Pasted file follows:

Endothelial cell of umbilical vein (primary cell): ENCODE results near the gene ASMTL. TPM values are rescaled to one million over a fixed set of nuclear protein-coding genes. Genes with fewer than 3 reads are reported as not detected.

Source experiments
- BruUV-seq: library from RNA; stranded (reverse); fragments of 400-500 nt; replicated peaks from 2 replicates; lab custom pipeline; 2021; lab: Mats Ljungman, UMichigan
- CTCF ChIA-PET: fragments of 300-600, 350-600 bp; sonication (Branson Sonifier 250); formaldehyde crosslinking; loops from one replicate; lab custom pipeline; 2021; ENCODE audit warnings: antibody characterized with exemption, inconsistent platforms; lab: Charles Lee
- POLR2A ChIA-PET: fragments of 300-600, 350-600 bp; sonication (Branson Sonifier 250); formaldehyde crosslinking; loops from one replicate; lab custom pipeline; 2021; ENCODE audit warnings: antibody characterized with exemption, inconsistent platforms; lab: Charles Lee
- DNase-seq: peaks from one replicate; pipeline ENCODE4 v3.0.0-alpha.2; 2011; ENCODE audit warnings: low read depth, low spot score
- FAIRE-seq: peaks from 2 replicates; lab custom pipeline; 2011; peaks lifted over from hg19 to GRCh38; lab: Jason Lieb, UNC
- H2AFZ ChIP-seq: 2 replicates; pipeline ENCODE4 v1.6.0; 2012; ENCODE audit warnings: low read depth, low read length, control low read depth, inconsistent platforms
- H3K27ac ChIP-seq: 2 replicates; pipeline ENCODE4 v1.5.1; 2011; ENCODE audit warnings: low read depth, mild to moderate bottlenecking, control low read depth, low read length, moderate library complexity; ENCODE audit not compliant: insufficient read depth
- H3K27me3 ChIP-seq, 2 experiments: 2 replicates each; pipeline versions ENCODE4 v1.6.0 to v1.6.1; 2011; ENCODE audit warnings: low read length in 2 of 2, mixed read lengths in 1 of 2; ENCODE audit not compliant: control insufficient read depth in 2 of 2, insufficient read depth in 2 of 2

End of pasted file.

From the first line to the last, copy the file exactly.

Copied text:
Endothelial cell of umbilical vein (primary cell): ENCODE results near the gene ASMTL. TPM values are rescaled to one million over a fixed set of nuclear protein-coding genes. Genes with fewer than 3 reads are reported as not detected.

Source experiments
- BruUV-seq: library from RNA; stranded (reverse); fragments of 400-500 nt; replicated peaks from 2 replicates; lab custom pipeline; 2021; lab: Mats Ljungman, UMichigan
- CTCF ChIA-PET: fragments of 300-600, 350-600 bp; sonication (Branson Sonifier 250); formaldehyde crosslinking; loops from one replicate; lab custom pipeline; 2021; ENCODE audit warnings: antibody characterized with exemption, inconsistent platforms; lab: Charles Lee
- POLR2A ChIA-PET: fragments of 300-600, 350-600 bp; sonication (Branson Sonifier 250); formaldehyde crosslinking; loops from one replicate; lab custom pipeline; 2021; ENCODE audit warnings: antibody characterized with exemption, inconsistent platforms; lab: Charles Lee
- DNase-seq: peaks from one replicate; pipeline ENCODE4 v3.0.0-alpha.2; 2011; ENCODE audit warnings: low read depth, low spot score
- FAIRE-seq: peaks from 2 replicates; lab custom pipeline; 2011; peaks lifted over from hg19 to GRCh38; lab: Jason Lieb, UNC
- H2AFZ ChIP-seq: 2 replicates; pipeline ENCODE4 v1.6.0; 2012; ENCODE audit warnings: low read depth, low read length, control low read depth, inconsistent platforms
- H3K27ac ChIP-seq: 2 replicates; pipeline ENCODE4 v1.5.1; 2011; ENCODE audit warnings: low read depth, mild to moderate bottlenecking, control low read depth, low read length, moderate library complexity; ENCODE audit not compliant: insufficient read depth
- H3K27me3 ChIP-seq, 2 experiments: 2 replicates each; pipeline versions ENCODE4 v1.6.0 to v1.6.1; 2011; ENCODE audit warnings: low read length in 2 of 2, mixed read lengths in 1 of 2; ENCODE audit not compliant: control insufficient read depth in 2 of 2, insufficient read depth in 2 of 2